Consider that it took 91 years from the end of the Civil War before an authoritative treatise on slavery was written by someone other than a white supremacist southerner (until Kenneth Stampp’s, The Peculiar Institution, in 1956). U.B. Phillips, the son of southern slave owners, was the nation’s preeminent slavery historian from the 1910s until the early ‘30s, and taught at Michigan and Yale. Phillips saw slavery as an economic-labor issue more than anything else. On a personal level, Phillips’ was of the belief that slaves “were by racial quality submissive rather than defiant, lighthearted instead of gloomy, ingratiated instead of sullen, and [their] very defects invited paternalism rather than of repression.” Thus, in Phillips’ world, the treatment of slaves by slave owners was, all-in-all, “excellent”.
Phillips further wrote of the great racial harmony he saw in the Deep South, well after slavery was, on the books anyway, finally ended: “The negroes themselves show the same easy-going, amiable serio-comic obedience and the same personal attachments to white men, as well as the same sturdy light-heartedness and the same love of laughter and of rhythm which distinguished their forebears.” (Phillips, 1918) And this was one of the most celebrated minds on the subject! In sum, there has long been an enormous gulf in what black people really experienced under slavery (as well as in the Jim Crow South) and what white people assumed or wanted to believe that they experienced.
Consider the very current and significant neo-Confederate attempts to argue (erroneously) that the South did not fight for slavery, but for State’s rights, or the ongoing and heated debates concerning government sanctioned uses of the Confederate flag. And while it did not exactly come from a respected scholar or a statesman, it’s worth noting the words of entrepreneur and reality TV star, Phil Robertson of Duck Dynasty, who echoed virtually the identical observations as Ulrich in a recent GQ interview. In referring back to pre-Civil Rights era Louisiana, Robertson observed:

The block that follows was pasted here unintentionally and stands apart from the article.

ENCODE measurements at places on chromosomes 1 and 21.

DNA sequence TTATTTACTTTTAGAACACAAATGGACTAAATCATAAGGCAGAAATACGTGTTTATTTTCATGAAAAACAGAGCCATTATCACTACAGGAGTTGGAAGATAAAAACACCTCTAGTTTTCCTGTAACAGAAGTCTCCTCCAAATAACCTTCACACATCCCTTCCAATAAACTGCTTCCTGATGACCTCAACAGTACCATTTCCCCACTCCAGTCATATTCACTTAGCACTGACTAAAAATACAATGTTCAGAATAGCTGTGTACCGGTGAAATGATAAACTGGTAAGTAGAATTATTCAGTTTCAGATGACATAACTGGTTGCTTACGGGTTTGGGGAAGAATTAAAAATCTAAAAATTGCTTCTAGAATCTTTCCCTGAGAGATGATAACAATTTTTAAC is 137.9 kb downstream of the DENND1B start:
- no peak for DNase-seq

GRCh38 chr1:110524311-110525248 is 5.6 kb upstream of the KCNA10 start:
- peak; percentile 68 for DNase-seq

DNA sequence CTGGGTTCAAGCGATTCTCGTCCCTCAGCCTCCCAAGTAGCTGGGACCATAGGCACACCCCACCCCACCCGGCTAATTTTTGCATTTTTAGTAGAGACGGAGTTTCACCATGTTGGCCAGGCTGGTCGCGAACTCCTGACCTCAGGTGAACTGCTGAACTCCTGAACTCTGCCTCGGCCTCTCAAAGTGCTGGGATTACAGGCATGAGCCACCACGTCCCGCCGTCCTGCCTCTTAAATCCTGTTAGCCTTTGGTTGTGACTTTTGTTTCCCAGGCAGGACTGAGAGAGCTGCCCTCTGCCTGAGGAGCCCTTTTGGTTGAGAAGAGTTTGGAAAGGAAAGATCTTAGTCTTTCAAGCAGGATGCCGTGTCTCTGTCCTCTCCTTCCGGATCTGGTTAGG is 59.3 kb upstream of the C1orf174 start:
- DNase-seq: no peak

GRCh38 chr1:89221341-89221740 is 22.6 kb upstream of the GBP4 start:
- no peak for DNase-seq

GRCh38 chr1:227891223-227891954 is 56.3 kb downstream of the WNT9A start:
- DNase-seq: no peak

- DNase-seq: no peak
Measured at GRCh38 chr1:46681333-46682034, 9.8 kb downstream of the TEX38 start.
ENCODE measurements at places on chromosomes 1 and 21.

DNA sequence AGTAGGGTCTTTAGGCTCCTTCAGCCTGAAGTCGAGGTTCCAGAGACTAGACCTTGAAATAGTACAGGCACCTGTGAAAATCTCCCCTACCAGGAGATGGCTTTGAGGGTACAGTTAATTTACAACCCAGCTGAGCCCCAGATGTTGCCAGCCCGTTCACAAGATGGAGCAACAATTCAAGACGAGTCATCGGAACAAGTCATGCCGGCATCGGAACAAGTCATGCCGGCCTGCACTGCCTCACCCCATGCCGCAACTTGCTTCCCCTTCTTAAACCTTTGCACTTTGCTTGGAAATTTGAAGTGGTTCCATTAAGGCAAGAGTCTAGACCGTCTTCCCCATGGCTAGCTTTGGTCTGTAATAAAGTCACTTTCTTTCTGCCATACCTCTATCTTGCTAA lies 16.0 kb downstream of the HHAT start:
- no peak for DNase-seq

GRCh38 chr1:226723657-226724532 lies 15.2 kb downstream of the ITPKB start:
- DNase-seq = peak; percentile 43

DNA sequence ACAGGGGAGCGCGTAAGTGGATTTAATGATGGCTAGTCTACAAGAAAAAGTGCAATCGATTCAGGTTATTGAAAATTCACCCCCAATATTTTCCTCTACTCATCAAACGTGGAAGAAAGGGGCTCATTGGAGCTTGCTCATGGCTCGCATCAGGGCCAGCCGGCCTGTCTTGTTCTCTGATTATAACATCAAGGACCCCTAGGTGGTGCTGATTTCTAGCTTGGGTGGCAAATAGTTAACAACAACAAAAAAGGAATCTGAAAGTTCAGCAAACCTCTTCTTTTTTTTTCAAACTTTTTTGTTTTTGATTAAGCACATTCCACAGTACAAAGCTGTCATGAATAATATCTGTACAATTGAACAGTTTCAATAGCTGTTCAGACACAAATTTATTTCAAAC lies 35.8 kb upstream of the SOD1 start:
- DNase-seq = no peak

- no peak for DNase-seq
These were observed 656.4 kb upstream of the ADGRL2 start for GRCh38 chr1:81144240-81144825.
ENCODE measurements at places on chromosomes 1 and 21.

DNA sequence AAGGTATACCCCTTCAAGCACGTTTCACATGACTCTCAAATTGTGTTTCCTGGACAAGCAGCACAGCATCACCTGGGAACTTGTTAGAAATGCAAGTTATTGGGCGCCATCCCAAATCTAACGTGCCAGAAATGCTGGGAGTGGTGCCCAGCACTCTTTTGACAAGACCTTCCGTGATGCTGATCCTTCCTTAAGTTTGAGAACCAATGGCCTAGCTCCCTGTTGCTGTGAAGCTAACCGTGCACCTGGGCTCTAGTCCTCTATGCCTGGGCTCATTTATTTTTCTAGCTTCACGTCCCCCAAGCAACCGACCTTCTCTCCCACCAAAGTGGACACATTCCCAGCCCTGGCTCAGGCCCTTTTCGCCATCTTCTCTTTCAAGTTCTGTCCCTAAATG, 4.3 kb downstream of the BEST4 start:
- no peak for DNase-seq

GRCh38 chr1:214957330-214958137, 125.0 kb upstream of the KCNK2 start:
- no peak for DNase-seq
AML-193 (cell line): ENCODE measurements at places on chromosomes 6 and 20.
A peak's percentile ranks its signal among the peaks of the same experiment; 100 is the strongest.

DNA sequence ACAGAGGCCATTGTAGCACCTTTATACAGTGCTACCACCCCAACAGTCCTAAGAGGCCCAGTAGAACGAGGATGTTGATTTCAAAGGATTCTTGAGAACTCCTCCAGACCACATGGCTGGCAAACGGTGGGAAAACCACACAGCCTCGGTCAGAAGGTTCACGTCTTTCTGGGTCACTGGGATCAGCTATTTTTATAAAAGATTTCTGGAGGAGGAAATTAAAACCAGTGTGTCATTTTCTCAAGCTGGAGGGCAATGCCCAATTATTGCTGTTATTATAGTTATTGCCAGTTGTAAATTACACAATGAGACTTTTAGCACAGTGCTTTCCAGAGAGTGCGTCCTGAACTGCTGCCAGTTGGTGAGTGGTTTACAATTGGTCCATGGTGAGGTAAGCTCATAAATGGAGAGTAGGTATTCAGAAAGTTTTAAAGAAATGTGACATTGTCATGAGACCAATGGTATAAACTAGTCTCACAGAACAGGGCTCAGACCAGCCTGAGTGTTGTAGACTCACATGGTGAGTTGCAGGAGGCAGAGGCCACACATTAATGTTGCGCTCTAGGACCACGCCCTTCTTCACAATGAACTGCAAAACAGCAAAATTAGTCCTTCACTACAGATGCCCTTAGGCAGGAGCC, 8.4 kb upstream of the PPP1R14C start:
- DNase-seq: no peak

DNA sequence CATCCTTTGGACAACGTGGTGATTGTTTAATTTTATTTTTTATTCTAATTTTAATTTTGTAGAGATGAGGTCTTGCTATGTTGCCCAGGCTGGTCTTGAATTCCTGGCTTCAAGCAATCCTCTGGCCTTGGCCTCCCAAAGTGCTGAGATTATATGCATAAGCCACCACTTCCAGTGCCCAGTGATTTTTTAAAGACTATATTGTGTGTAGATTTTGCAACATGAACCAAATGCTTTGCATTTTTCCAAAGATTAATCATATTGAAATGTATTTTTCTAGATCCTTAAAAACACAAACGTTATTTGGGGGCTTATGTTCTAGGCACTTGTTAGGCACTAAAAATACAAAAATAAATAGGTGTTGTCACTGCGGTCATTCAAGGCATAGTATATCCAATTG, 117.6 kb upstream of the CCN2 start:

They’re singing and happy. I never heard one of them, one black person, say, ‘I tell you what: These doggone white people’—not a word!... Pre-entitlement, pre-welfare, you say: Were they happy? They were godly; they were happy; no one was singing the blues. (Magary, 2014)
The pronounced lack of slavery-related films is noteworthy. As McQueen said, he wanted 12 Years a Slave to help fill “a huge hole in the canon of cinema.” (NPR, 2012) Some of the most well-known, slavery-related films, e.g., Birth of a Nation (1915) and Gone with the Wind (1939), for example, demonstrated zero and little awareness of the personal plight of slaves. Mandingo (1975) is more associated with the blaxploitation era it sprung from than actual black history. The Africans in Amistad (1997) were never actually enslaved in the US. Other films have focused on more palatable topics of the era, like Abraham Lincoln (e.g., Young Mr. Lincoln (1939), Lincoln(2013)), or even the Civil War (Glory (1989). Yes, the Civil War was horrendous, but at least for filmgoers they know going in that the war will end soon enough and that the good guys win in the end.
Slavery just kept going.
The 1998 film adaptation of Morrison’s Beloved, though a bold effort, is really a tough look at the immediate emotional after-effects of slavery. Further, and surprisingly but sadly not surprisingly, even given the pedigree of a novel by a Nobel Prize-winning author, the boasting of a top director in Jonathan Demme, and starring no less than Oprah Winfrey herself, hardly anybody went to see it.
The cultural high-point regarding slavery-awareness may be the epic, 1977 TV mini-series, Roots. Roots was a true national event (and the first hugely successful TV miniseries), though it was maybe not the visceral approach that Tarantino and others might have liked. Plus, 1977 was a long time ago. To many young people today, “The Roots” refers not to a ground-breaking historical program, but to the popular hip-hop band.
Thus, the enormous challenge for McQueen and Tarantino was to depict these often depressing and disturbing events in a way that was palatable to viewers, yet that still did justice to the slavery story. This is something few have even attempted until 2012.
12 Years a Slave